New System Delivers Power Wirelessly to Multiple Devices

Novel repeater units and a clever layout of ferrite plates helps this new wireless-power-transfer system simultaneously deliver power to 10 devices

3 min read
10 repeater units spaced six centimeters apart are able to transfer power from one unit to another, while delivering power to loads that are connected to each unit.
In experiments, 10 repeater units spaced 6 centimeters apart were able to transfer power from one unit to another, while also delivering power to loads connected to each unit. This setup allows for different amounts of power to be delivered to each load.
Photo: San Diego State University/IEEE

Many of us are ready to throw our collection of tangled charging cables in the garbage and replace it with technology that relies on wireless power transfer. So far, though, wireless power transfer (WPT) systems have mostly been limited to supplying power to a single load, such as an individual phone. The few systems that support multiple loads do not currently allow for independent control over each one, making it a challenge to simultaneously charge devices that require different amounts of power.

This may change in the near future, thanks to a new design developed by Chris Mi at San Diego State University and his colleagues that allows for independent control over 10 loads. Their work is described in a recent study in IEEE Transactions on Power Electronics.

Supplying different amounts of power to individual devices could be useful in a number of scenarios, such as for charging stations that serve various types of vehicles (including electric cars, bicycles, and scooters). But it has been hard to customize the delivery of power in this way due to a fundamental constraint of conventional circuits: If the resistance for one load changes, that changes the power passing through every other load connected to the same WPT system.

This new wireless power transfer system can support multiple loads, thanks to the unique design of its repeater units, which contain two perpendicular coils.This new wireless-power-transfer system can support multiple loads, thanks to the unique design of its repeater units, which contain two perpendicular coils.Photo: San Diego State University/IEEE

To address this issue, Mi and his team developed a novel WPT system. They started with a typical near-field WPT system that uses magnetic induction to transfer power between a sequence of repeater units. These units are unique, however, in the sense that they harbor two repeater coils perpendicular to one another. The first coil is responsible for receiving power from the previous unit, while the second coil supplies wireless power directly to the load, and transfers power to the next unit in line. “Thus, multiple loads can be powered at the same time with isolation between each other,” explains Mi.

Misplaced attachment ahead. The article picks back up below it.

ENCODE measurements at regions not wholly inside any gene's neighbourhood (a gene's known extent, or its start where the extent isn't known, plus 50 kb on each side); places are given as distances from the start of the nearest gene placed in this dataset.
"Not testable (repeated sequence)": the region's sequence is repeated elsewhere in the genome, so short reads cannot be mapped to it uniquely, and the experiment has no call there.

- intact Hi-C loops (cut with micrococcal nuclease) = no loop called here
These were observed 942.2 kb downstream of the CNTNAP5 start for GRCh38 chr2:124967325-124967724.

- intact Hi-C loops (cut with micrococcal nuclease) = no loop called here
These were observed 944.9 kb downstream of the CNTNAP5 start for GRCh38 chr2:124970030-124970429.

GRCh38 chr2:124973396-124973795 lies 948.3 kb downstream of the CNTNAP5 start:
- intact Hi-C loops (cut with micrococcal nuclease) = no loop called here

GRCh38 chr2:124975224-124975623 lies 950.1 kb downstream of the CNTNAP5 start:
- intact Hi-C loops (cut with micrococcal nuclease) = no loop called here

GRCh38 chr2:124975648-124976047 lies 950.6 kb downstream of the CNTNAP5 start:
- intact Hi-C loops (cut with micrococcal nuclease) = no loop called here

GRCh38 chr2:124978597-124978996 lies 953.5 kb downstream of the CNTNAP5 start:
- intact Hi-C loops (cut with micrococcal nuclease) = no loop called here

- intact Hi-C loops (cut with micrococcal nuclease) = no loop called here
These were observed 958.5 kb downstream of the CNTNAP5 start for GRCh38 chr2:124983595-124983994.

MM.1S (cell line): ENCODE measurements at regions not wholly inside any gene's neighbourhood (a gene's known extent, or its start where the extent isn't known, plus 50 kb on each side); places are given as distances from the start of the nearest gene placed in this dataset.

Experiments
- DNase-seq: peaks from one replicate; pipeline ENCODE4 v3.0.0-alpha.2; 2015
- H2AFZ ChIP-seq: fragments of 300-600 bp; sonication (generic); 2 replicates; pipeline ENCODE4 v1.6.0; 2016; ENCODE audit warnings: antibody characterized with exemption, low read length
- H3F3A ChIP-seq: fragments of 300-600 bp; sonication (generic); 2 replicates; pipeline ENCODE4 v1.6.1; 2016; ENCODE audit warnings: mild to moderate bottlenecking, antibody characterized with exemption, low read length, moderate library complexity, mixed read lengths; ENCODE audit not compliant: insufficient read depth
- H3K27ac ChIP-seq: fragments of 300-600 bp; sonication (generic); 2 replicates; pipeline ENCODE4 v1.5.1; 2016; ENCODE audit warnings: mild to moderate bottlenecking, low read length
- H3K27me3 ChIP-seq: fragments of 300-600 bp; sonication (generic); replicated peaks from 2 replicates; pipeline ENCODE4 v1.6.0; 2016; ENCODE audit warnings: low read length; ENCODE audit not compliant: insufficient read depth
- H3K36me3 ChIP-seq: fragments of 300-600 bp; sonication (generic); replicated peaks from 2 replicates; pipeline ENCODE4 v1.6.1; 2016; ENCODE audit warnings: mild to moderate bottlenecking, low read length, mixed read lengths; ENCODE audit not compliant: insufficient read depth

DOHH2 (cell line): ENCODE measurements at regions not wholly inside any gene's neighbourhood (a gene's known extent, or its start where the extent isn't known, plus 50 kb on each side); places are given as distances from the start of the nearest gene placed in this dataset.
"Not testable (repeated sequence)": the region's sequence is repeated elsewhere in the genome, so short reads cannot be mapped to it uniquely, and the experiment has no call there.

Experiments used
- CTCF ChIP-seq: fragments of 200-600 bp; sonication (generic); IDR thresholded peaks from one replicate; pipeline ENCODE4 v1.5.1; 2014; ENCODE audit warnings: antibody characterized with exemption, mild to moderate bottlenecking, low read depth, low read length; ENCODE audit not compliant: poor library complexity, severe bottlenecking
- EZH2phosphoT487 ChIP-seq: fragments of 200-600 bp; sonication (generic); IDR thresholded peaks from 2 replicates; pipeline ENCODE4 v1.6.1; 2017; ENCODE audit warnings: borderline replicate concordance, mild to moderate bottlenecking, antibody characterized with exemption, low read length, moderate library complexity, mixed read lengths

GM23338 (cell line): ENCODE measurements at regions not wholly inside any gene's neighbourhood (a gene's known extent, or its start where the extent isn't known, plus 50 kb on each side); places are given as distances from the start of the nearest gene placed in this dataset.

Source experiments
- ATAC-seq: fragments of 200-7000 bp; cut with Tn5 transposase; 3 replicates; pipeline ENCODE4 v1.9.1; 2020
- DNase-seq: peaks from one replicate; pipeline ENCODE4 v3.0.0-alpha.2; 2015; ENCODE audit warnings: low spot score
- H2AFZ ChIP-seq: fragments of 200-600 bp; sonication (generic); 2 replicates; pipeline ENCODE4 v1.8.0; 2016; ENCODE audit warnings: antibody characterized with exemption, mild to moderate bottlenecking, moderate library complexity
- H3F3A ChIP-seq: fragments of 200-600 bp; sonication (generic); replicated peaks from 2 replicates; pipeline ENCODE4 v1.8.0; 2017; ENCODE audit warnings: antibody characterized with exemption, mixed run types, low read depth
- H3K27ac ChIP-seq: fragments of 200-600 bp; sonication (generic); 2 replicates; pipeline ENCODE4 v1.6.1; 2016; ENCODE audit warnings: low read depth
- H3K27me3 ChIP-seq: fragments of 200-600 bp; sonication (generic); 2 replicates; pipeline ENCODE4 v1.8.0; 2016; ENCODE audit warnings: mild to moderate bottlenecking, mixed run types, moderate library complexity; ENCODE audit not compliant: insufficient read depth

Another key factor that makes this system successful is the strategic layout of ferrite plates, which are used to boost magnetic induction between units. Here, the ferrite plates are laid out in such a way that they increase the magnetic coupling between adjacent units—while sparing unwanted coupling between the perpendicular coils inside each unit. This enhances the flow of power between units and to each load.

Tests of their system reveal that, in terms of efficiency, it outperforms two other existing multiple load systems. “The maximum efficiency of the designed system can reach 83.9 percent, which is very high considering there are a total of 10 loads,” says Mi. One other system compared in this study can reach roughly 90 percent efficiency, but it only supports three loads.

In their current experimental setup, the units were spaced 6 centimeters apart, but Mi says his team is working on increasing that distance to up to 50 cm. As well, the system is intended to deliver power to receiving circuits, which have not yet been designed. In this study, resistors were used as a load.

Mi says, “In the future, we will design the receiving circuit to transform the received power to constant DC output for the driver circuit and use the proposed technology in real driver circuits, which will [bring] our research one step closer to industrial applications.”

The Conversation (0)
This photograph shows a car with the words “We Drive Solar” on the door, connected to a charging station. A windmill can be seen in the background.

The Dutch city of Utrecht is embracing vehicle-to-grid technology, an example of which is shown here—an EV connected to a bidirectional charger. The historic Rijn en Zon windmill provides a fitting background for this scene.

We Drive Solar

Hundreds of charging stations for electric vehicles dot Utrecht’s urban landscape in the Netherlands like little electric mushrooms. Unlike those you may have grown accustomed to seeing, many of these stations don’t just charge electric cars—they can also send power from vehicle batteries to the local utility grid for use by homes and businesses.

Debates over the feasibility and value of such vehicle-to-grid technology go back decades. Those arguments are not yet settled. But big automakers like Volkswagen, Nissan, and Hyundai have moved to produce the kinds of cars that can use such bidirectional chargers—alongside similar vehicle-to-home technology, whereby your car can power your house, say, during a blackout, as promoted by Ford with its new F-150 Lightning. Given the rapid uptake of electric vehicles, many people are thinking hard about how to make the best use of all that rolling battery power.

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